First federal execution of woman in 70 years should kill illusion of American moral superiority, no matter how ‘heinous’ the crime
The US’ growing embrace of the death penalty, now openly supported by the federal government, should end its pretense of moral superiority over the rest of the world. And can we stop calling the prison system “corrections,” too?
Despite having the largest prison population – both per capita and by sheer numbers – in the world, the US still unironically calls itself the “land of the free,” habitually lectures other nations about human rights, and holds itself up as a moral authority on the treatment of incarcerated human beings. This has held true even as the federal government has returned to executing prisoners with a vigor that suggests it’s making up for lost time.
The recently-scheduled execution of Lisa Montgomery should put the last, long-overdue nail in the coffin of the relentlessly hypocritical “moral authority” the US has long insisted on wielding over the rest of the world. The first female federal prisoner to be executed in nearly seven decades, loathsome as her crimes may be, is a symbol of the US’ disturbing enthusiasm for a punishment even its allies have largely discarded as barbaric.
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Montgomery’s appointment with death also represents a tacit admission that the purpose of American incarceration – one of the few growth industries in a country caught in an economic death spiral of its own making – is not “corrections.”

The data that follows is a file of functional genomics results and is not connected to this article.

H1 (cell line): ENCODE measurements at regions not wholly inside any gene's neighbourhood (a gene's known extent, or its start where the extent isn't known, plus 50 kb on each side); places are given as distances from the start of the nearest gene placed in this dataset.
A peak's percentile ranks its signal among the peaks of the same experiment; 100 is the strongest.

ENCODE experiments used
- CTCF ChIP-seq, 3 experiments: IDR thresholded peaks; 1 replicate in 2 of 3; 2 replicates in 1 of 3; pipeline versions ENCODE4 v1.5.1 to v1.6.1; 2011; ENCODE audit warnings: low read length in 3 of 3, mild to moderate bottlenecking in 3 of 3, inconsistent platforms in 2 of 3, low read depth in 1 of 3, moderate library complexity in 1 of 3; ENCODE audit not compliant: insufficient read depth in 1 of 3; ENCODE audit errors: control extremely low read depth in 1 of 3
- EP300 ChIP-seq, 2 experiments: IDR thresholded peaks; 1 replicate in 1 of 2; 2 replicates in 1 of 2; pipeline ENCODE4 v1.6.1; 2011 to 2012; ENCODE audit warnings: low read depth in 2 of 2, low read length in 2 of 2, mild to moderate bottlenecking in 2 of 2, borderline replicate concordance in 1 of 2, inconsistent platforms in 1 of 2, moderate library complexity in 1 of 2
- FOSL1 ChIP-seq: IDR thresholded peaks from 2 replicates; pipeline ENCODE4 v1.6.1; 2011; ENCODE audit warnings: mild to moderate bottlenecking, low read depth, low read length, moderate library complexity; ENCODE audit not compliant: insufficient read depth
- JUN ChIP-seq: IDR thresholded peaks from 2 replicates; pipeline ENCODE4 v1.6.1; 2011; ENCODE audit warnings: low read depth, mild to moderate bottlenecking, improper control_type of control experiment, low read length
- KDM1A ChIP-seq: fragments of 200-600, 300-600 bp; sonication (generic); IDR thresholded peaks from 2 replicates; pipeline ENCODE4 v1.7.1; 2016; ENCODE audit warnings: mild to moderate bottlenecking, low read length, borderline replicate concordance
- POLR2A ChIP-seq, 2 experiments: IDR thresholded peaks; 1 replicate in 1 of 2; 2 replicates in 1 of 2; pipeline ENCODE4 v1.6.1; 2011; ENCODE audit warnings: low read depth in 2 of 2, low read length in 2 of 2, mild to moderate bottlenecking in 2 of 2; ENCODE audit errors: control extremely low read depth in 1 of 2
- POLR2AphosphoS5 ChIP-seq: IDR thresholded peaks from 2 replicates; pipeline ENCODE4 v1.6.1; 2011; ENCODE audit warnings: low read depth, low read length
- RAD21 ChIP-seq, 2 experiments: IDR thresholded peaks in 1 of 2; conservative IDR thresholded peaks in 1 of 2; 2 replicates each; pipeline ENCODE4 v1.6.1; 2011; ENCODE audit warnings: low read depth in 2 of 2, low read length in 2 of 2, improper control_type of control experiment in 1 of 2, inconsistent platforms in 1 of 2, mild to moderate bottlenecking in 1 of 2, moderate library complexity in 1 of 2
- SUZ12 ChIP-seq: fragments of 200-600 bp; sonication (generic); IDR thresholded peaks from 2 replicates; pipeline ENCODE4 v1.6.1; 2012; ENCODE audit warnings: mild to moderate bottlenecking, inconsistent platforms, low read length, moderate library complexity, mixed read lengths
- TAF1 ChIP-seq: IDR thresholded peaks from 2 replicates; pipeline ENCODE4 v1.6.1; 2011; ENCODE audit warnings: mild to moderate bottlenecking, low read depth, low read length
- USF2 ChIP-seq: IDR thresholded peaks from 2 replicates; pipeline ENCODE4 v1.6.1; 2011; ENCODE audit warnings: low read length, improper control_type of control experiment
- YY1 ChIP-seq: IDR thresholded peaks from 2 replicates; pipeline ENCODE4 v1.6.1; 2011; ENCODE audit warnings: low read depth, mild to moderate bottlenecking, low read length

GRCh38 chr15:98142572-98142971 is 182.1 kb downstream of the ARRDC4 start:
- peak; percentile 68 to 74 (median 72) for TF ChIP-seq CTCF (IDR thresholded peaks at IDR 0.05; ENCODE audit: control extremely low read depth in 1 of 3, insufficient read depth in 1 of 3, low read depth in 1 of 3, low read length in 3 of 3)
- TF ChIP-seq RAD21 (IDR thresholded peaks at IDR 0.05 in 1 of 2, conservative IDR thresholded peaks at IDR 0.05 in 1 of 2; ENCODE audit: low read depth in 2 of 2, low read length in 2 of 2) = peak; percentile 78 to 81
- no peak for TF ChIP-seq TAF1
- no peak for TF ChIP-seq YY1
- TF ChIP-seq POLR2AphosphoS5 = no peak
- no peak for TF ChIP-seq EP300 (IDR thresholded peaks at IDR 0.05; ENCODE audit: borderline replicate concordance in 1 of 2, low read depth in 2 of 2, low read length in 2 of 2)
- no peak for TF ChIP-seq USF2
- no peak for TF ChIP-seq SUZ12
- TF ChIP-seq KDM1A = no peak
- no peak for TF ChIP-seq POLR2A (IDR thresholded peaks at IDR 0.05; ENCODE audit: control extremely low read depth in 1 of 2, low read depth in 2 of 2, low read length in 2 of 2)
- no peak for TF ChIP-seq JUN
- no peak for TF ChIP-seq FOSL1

Despite the verbiage still stubbornly employed by most US prisons, their true purpose is merely the warehousing of those deemed “bad people” away from the rest of society until they can be quietly disposed of. Even as crime rates across the US have generally declined, prisons have thrived as “criminal schools” where inmates who enter on low-level crimes “graduate” with knowledge of how to commit worse offenses. Calling these “correctional facilities” is a sick joke.
Montgomery’s crime – described as an “especially heinous murder” in a Justice Department press release heralding her execution scheduled for December 8 – is like something out of a horror movie, and it’s hard to see her as anything other than a monster.
In 2004, under the pretense of purchasing a puppy, she entered the home of a 23-year-old woman who was eight months pregnant, strangled her, and carved the baby out of her stomach – then brought it home to her husband, passing it off as her own child. While her lawyers argued she was a victim of abuse and suffering from psychosis, Montgomery was sane enough to pick a victim whose eight-month-old fetus would survive outside the womb and methodical enough to avoid stabbing the unborn baby as she cut it out of its dying mother. It’s not difficult to understand how a jury could sentence her to death.
But as satisfying as this murderer’s execution may be for those who subscribe to the eye-for-an-eye approach to justice, such an approach is a radical diversion from the kind of rhetoric the US spouts on the international stage, where it is the only Western ‘democracy’ that continues to execute prisoners.